talk story

`ekahi – kahi pacarro tells us the “hawaiians were ripping” on alaia surfboards


Our “talk story” narratives arise from our drive to know more about intriguing residents of Hawai’i, art and culture.  The format is simple and casual – we meet face to face, pose a few straightforward questions, shoot some photos and document the conversation as it naturally evolves. Whatever cool thing we discover is available here for all that want to tune in and get the scoops too.

Chrissy and I arrived with a camera, a notepad and a six pack to “talk story” with Kahi Pacarro about an ancient Hawaiian surfboard called the Alaia. The Alaia is constructed entirely of wood, is super thin, shaped with a round nose and square tail and has no fin. Kahi, known for his work with Sustainable Coastlines Hawaii, is a surfer, shaper of Alaia boards and a three-time winner of the Buffalo Big Board Classic Alaia Division. With introductions complete and drinks in hands, our first question was how do you surf one of these?

We’re told that learning how to surf on a wood board is essentially having to relearn how to surf. To start, the Alaia is so thin that it’s notoriously difficult to paddle. Kahi shared, “Using this board will bulk up your back…, you must learn to read the water and be in the exact right spot to take off on a wave. So yeah – much harder to paddle into a wave but once you are on – the speed and agility are incredible!”. A seasoned surfer, Kahi was 29, when the chance to try an Alaia materialized in California. His friend, trying his hand at shaping, had used a piece of pine wood which Kahi promptly took out for a spin. As luck would have it, he caught a wave that session and from that moment on he was hooked! Kahi was so excited that his friend let him buy it. This newly purchased pine wood board became part of his surf quiver, … and he was set to embark on a two year around the world surf trip!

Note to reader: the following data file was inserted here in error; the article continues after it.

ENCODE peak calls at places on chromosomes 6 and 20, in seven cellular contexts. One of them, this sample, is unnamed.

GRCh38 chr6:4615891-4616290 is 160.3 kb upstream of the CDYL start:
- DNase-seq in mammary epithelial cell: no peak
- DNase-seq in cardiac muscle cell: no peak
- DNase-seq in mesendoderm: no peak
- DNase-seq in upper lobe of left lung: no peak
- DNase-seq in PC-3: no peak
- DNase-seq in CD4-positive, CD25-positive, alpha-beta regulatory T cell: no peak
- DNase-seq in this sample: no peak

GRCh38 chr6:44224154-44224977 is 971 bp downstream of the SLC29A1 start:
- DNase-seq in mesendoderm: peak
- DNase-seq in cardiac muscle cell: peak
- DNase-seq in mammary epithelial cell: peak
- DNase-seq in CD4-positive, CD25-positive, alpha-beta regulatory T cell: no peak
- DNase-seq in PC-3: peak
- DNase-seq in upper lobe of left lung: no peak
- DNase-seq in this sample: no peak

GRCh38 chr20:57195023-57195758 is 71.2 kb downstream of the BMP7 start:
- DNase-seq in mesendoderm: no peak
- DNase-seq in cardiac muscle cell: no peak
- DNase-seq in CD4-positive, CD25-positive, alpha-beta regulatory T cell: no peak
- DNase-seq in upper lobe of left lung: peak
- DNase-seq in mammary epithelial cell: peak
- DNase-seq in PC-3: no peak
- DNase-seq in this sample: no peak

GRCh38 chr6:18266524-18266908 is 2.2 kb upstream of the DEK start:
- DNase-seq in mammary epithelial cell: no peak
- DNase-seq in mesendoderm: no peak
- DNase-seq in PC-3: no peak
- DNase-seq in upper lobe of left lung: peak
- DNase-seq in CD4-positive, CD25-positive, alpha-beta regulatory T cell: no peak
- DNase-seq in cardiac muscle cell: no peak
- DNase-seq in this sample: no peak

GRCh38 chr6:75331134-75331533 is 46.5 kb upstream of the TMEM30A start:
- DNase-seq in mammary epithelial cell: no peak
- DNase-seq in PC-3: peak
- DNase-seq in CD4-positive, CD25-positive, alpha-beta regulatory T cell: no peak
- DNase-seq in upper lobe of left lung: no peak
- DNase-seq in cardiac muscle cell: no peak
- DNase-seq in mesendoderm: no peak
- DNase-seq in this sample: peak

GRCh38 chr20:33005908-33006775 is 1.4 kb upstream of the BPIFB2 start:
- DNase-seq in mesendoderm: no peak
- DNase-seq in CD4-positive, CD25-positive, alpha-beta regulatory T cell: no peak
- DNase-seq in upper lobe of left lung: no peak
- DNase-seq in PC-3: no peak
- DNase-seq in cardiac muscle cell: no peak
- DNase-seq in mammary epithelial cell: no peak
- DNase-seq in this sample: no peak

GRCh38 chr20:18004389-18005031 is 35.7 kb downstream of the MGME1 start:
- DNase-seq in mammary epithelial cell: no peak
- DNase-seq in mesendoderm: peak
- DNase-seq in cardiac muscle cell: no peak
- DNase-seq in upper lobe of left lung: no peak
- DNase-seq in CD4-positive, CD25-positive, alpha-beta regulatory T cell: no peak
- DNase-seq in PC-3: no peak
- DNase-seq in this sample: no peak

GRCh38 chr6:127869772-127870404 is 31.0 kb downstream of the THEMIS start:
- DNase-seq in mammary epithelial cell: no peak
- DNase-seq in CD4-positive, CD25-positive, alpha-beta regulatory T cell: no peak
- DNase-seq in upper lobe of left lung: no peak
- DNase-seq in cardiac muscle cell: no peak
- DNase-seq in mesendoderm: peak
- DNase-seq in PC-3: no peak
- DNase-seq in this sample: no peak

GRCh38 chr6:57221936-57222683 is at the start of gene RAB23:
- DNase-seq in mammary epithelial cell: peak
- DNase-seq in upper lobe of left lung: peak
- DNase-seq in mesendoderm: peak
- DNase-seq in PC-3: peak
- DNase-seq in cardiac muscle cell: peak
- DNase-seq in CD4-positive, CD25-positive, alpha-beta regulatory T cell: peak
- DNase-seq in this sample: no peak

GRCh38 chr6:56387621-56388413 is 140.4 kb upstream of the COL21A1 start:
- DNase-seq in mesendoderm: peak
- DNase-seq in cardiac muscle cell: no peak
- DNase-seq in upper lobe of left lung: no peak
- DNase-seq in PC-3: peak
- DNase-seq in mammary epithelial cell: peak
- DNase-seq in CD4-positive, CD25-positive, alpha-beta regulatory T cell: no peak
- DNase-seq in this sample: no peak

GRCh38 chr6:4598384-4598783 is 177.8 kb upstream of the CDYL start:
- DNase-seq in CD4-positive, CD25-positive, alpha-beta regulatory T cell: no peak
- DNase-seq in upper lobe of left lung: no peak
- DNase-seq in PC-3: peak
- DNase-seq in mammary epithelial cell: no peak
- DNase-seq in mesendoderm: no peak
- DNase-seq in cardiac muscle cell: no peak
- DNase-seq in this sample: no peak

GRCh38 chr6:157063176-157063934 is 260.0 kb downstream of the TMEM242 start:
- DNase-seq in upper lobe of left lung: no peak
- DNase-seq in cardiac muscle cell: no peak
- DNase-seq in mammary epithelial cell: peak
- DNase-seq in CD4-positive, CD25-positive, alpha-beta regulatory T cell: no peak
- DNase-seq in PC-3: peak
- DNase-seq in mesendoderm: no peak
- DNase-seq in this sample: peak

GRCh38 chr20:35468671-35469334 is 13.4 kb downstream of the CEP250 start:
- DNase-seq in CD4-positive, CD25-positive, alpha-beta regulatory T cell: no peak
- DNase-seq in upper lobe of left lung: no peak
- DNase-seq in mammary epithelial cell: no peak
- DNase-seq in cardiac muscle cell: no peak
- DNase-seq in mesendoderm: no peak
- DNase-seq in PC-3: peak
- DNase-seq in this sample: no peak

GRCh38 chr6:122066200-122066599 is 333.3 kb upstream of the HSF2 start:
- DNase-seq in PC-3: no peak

During that surf trip and over a period at  J-Bay (Jefferys Bay, South Africa) Kahi rode his pine Alaia almost exclusively – building his skill, strength and prowess. The sight of him “flying down the line on a piece of wood” attracted a lot of attention.  The exposure in J-Bay led to a man approaching Kahi and offering him an opportunity to shape.  Always up for a challenge, Kahi started with three tools – a jigsaw, a sander, and a hand plane. Fortunately, the learning curve for shaping a wooden board was not as steep as riding an Alaia. Using his own Alaia as a template, he followed the basic steps; draw the shape, cut the outline, plane the rails, sand, oil, and surf.

The Alaia is an attractive, functional and environmentally friendly board, and Kahi has since shaped many more for himself and for others who share his enthusiasm. Kahi confides that for him the Alaia’s stoke is its performance – emphasizing again how unbelievably fast and assertive these wood boards are.  His own experience surfing an Alaia is all the testament he needs to comprehend the strength, skill, and finesse of the ancient Hawaiian Alaia surfers – those “Hawaiians were Ripping!”.  As the sun sets and our session closes, we take with us the camera, the notepad and our “story” of Alaia and our island’s past and present watermen who “fly down the line”. 

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